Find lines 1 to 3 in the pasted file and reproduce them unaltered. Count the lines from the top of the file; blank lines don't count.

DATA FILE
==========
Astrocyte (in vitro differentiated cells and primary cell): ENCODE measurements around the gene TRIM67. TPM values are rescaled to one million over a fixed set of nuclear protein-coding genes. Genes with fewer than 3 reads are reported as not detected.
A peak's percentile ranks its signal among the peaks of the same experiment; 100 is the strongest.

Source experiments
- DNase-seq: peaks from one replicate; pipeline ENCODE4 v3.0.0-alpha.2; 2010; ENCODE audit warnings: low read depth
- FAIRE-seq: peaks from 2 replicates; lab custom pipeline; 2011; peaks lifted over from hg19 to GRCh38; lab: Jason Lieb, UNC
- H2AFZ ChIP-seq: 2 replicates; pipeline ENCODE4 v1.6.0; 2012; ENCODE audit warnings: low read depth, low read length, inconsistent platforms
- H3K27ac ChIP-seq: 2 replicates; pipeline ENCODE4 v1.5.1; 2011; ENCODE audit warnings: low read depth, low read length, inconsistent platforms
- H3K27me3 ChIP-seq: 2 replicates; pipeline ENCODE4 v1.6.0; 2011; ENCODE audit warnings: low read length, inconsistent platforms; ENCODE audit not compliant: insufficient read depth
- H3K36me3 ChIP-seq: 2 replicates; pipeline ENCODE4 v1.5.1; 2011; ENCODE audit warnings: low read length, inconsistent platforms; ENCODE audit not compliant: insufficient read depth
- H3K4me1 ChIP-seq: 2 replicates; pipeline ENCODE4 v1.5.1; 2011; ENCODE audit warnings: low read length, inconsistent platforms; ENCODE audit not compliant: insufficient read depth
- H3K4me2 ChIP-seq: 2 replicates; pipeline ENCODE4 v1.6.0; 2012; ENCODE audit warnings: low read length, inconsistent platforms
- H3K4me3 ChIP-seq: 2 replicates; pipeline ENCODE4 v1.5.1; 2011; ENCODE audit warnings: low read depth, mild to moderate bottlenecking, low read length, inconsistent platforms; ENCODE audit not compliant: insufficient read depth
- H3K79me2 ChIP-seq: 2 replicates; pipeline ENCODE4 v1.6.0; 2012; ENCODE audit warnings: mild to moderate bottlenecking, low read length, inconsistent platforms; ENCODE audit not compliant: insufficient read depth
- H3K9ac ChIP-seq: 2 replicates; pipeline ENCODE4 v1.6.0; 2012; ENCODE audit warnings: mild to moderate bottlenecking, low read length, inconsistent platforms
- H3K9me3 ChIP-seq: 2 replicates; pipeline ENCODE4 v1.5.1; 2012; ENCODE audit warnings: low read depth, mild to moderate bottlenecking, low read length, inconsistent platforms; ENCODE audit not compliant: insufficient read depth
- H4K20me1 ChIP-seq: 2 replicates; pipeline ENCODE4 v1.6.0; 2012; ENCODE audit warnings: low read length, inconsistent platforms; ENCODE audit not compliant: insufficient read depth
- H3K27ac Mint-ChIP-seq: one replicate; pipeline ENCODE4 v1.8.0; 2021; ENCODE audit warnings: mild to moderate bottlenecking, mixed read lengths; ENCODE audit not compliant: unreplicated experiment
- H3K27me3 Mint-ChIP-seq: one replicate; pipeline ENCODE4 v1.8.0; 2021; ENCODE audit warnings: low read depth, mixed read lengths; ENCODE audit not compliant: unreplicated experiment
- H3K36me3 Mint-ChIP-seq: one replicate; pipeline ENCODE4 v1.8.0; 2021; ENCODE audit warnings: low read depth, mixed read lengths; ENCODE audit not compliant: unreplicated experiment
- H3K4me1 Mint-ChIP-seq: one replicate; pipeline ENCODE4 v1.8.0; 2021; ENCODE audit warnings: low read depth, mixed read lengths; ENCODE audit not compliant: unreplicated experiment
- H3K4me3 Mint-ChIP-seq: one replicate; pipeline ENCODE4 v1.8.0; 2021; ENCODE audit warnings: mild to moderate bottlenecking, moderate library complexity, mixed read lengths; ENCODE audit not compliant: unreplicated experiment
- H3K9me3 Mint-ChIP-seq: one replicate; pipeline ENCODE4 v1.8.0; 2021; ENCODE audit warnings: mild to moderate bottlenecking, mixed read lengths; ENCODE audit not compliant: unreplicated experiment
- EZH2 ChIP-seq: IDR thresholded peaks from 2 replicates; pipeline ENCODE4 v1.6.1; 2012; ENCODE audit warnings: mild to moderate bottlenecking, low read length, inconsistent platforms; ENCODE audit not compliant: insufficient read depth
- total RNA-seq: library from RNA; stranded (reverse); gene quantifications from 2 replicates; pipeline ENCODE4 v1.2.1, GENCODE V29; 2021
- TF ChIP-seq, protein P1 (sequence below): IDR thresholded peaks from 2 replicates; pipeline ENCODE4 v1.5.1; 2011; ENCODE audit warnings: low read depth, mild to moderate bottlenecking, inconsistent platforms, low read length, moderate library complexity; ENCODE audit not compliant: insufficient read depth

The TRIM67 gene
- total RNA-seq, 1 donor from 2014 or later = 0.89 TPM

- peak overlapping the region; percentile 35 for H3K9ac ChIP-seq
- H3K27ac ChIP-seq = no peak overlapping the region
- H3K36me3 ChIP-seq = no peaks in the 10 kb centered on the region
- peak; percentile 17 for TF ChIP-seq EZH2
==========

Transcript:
Astrocyte (in vitro differentiated cells and primary cell): ENCODE measurements around the gene TRIM67. TPM values are rescaled to one million over a fixed set of nuclear protein-coding genes. Genes with fewer than 3 reads are reported as not detected.
A peak's percentile ranks its signal among the peaks of the same experiment; 100 is the strongest.

Source experiments